A Place for Life to Thrive

The property boasts healthy populations of hemlocks—a rarity in Western North Carolina—as the invasive hemlock woolly adelgid has taken its toll across our region. The woolly adelgid is native to China and Japan, where hemlock trees possess immunity. Most hemlocks throughout the world are protected by some degree of resistance in their native ranges. Here, with no natural predators, the trees lack any defense. Without natural predators, the adelgids take over.

Three rare plant species, whorled horsehair, ashy-leafed hydrangea and climbing milkvine, also prosper in the area. Almost the entire 586 acres are second and third-growth forest and will provide a stronghold for plants and animals to adapt even as the climate changes. 

Exploring Nature’s Gifts

“Kayaking the Green River in my area is quiet with only the sounds of the rippling water over the shoals, the breeze, the birds and the critters,” says Juanita. “The views are saturated with overhanging trees, boulders, farmlands, dense forests... There are many flowering plants, untouched, unmarred.” 

The land protected by CMLC keeps those peaceful views along the river intact. We see the 155 acres as a good site for a potential future rest stop on a paddle trail that could be created along the Green River. There is legal access to South Wilson Hill Road via private roads that pass through a subdivision.

“It’s as important to protect our lands and waters for future generations as it is for the current generation—an ongoing source of livelihood, enjoyment, recreation, appreciation and education,” says Juanita. “Thank goodness CMLC works to save these awe-inspiring places.”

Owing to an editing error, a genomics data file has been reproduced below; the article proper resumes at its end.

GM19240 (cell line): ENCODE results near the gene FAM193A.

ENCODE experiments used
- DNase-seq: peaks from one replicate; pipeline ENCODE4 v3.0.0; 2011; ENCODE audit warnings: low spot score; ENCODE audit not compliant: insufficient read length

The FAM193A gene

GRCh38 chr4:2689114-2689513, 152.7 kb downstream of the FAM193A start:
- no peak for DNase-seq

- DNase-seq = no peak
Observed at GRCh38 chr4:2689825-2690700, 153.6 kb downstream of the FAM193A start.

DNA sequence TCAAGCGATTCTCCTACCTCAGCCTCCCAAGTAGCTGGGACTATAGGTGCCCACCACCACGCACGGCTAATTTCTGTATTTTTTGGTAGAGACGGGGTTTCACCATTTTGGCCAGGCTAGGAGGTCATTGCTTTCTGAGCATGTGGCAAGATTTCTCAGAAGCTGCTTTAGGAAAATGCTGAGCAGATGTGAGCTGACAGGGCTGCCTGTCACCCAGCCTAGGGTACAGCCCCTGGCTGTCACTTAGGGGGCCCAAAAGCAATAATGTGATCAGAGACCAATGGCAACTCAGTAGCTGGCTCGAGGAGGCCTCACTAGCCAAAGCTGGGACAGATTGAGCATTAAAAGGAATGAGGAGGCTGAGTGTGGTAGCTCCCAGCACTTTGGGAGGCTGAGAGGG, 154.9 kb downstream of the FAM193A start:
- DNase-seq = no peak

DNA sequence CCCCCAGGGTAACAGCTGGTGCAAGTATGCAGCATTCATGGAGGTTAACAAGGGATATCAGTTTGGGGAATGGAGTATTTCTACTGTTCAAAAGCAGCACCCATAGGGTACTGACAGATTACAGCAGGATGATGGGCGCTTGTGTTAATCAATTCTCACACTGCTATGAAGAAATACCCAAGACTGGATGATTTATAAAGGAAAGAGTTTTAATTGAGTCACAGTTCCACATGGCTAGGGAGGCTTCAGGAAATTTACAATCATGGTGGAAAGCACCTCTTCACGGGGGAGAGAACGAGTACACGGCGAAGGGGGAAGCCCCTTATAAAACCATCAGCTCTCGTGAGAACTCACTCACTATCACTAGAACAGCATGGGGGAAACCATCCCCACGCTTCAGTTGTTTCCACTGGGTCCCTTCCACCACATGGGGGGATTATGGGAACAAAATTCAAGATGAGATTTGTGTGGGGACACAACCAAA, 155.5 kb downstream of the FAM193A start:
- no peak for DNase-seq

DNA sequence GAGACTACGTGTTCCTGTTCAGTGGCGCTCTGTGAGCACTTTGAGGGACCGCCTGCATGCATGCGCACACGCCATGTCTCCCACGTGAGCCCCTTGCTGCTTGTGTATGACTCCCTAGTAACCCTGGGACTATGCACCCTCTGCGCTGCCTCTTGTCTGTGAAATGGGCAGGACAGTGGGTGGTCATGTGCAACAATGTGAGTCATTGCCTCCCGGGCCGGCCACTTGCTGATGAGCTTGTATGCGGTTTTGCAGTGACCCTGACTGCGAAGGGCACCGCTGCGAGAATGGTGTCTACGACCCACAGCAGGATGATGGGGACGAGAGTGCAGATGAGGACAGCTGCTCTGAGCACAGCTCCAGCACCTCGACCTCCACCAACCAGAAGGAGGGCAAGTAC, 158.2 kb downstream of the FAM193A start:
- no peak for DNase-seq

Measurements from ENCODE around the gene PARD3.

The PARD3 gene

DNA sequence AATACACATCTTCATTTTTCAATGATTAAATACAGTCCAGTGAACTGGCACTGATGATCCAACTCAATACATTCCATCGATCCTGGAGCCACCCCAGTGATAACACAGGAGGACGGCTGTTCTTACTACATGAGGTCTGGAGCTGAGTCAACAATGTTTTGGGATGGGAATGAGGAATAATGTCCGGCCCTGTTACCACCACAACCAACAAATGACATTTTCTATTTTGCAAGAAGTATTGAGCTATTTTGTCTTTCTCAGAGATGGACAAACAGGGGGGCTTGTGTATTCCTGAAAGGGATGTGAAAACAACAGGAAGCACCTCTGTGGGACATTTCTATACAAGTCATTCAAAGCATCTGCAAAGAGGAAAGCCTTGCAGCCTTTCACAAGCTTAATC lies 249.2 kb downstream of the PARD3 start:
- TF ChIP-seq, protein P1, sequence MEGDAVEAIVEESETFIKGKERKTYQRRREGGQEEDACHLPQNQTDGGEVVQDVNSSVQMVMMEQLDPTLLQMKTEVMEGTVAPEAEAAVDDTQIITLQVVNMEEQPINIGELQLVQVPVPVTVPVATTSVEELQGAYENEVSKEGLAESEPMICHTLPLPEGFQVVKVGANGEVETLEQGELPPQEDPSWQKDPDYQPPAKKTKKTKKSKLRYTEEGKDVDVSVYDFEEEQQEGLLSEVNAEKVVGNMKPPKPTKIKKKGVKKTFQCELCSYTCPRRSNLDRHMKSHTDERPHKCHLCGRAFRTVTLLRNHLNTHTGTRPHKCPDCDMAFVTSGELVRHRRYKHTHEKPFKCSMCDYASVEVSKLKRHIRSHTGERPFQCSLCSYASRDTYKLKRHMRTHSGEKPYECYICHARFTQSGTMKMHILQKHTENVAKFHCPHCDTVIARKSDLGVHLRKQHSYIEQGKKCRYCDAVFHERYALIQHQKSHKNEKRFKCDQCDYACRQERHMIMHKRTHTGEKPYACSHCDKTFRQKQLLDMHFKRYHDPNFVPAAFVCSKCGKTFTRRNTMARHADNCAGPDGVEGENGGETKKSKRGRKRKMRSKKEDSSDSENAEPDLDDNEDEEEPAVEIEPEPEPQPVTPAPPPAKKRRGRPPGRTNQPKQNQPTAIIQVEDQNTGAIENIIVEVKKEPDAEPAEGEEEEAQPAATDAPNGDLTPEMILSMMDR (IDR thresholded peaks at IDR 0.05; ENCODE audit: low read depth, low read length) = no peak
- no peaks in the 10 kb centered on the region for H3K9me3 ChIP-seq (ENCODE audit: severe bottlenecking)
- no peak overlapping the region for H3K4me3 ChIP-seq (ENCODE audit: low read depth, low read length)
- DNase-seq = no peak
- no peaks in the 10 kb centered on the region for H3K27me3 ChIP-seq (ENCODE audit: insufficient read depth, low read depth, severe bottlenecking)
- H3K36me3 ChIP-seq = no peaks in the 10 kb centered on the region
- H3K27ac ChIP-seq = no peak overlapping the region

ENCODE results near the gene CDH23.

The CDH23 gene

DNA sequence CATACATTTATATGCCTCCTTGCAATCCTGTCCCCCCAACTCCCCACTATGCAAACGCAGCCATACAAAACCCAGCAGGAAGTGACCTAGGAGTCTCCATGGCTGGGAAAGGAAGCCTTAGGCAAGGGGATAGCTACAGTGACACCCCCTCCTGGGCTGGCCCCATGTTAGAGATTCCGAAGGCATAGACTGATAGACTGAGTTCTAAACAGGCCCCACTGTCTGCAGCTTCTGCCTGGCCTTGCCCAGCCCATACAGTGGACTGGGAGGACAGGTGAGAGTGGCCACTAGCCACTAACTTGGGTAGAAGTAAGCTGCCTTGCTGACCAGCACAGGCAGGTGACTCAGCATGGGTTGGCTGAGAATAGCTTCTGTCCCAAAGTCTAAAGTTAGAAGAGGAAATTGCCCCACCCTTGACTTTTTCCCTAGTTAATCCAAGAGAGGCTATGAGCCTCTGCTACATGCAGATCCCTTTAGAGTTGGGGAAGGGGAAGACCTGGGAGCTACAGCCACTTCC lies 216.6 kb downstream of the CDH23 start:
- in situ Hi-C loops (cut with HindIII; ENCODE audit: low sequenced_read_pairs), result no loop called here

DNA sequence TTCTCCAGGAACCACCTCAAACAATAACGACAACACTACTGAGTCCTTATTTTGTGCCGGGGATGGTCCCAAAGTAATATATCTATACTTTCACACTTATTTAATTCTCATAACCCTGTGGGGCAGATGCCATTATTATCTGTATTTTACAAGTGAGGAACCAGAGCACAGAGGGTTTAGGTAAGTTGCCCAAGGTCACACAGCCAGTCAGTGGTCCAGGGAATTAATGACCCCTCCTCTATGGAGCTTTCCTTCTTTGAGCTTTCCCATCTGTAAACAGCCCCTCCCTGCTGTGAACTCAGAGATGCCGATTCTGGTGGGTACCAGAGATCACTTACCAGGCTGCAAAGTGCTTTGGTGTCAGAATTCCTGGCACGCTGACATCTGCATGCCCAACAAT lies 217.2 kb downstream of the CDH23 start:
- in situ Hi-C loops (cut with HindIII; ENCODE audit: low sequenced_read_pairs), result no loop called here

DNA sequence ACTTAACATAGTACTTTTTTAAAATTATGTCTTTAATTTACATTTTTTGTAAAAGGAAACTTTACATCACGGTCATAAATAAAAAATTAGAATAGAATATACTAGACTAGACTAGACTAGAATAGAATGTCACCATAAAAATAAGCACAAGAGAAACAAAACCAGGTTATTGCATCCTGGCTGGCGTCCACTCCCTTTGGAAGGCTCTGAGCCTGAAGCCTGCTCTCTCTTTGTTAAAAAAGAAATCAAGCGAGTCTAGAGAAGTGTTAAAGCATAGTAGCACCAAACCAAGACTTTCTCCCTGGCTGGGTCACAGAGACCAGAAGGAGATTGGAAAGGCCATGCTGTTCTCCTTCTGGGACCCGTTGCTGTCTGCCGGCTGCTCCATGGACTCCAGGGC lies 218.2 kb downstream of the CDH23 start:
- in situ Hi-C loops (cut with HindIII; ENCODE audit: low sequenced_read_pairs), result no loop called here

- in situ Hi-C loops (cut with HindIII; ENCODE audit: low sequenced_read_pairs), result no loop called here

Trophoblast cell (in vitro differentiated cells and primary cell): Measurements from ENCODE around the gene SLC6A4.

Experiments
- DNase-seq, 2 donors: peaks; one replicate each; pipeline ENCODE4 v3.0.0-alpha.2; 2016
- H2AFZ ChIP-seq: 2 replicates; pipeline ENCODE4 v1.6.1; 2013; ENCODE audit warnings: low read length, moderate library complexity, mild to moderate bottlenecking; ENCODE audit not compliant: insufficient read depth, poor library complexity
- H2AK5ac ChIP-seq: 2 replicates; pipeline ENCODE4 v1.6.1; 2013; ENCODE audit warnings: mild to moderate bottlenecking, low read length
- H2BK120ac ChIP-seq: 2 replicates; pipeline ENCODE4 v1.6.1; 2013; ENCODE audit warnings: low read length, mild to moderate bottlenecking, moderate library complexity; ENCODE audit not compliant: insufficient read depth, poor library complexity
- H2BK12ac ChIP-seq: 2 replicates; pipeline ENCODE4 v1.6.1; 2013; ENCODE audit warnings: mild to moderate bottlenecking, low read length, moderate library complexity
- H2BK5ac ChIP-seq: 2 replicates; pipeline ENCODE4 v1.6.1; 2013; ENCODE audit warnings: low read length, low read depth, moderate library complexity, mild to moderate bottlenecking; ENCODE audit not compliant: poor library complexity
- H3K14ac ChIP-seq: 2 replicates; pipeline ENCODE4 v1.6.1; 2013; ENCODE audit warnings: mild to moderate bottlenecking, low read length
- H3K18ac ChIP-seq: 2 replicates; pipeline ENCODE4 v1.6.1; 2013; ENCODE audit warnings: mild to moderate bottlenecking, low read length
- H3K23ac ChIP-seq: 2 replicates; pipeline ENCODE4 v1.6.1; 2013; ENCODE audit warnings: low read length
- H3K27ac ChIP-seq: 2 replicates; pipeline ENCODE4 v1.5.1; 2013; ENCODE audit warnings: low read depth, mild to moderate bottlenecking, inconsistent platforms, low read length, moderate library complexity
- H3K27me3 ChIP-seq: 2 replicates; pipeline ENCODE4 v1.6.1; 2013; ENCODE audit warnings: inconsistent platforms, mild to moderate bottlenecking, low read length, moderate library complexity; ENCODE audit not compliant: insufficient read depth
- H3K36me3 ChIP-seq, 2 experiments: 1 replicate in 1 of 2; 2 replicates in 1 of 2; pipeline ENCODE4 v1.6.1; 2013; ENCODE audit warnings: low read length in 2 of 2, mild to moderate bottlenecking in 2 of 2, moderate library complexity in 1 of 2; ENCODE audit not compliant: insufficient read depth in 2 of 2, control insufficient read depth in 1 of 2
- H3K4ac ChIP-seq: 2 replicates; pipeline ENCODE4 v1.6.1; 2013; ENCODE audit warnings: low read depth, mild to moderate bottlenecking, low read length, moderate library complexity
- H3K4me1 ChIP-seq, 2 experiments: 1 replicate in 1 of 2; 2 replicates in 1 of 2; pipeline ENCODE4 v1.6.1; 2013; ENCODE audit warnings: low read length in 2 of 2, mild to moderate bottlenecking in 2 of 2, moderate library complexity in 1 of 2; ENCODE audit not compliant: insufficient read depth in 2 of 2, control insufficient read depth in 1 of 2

We plan to partner with Pacolet Area Conservancy, which has a strong presence in Polk County, to help manage the property and assist with future guided hikes and outings. Recent kayaking has stopped short of the Wilson Bridge due to lack of a safe exit. Hopes are high this acquisition will provide a safe experience for hikers, birders, photographers and paddlers alike.   

With a few easy strokes Juanita is off, drifting into a place of peace and serenity. “I love the heron leading me down the river, stopping to wait on me before flying on,” she calls over her shoulder. “This is home to me. I love it all.”


Fall is in the air — the relentless heat is finally dissipating, leaf color is starting to show and that longing to get outside and enjoy the beauty that autumn offers in Western North Carolina will soon become insatiable.

If you’re wondering where to get outside this season, or perhaps seeking some extra incentive to start exploring, you’re in luck. This weekend, Carolina Mountain Land Conservancy releases the much anticipated new line-up for its popular White Squirrel Hiking Challenge program.

CMLC’s Hiking Challenge 4, sponsored by Pardee UNC Healthcare, features a list of eight hikes and walks — this version even includes an option to bike or paddle — among the newest trails and most spectacular lands protected by the local land trust.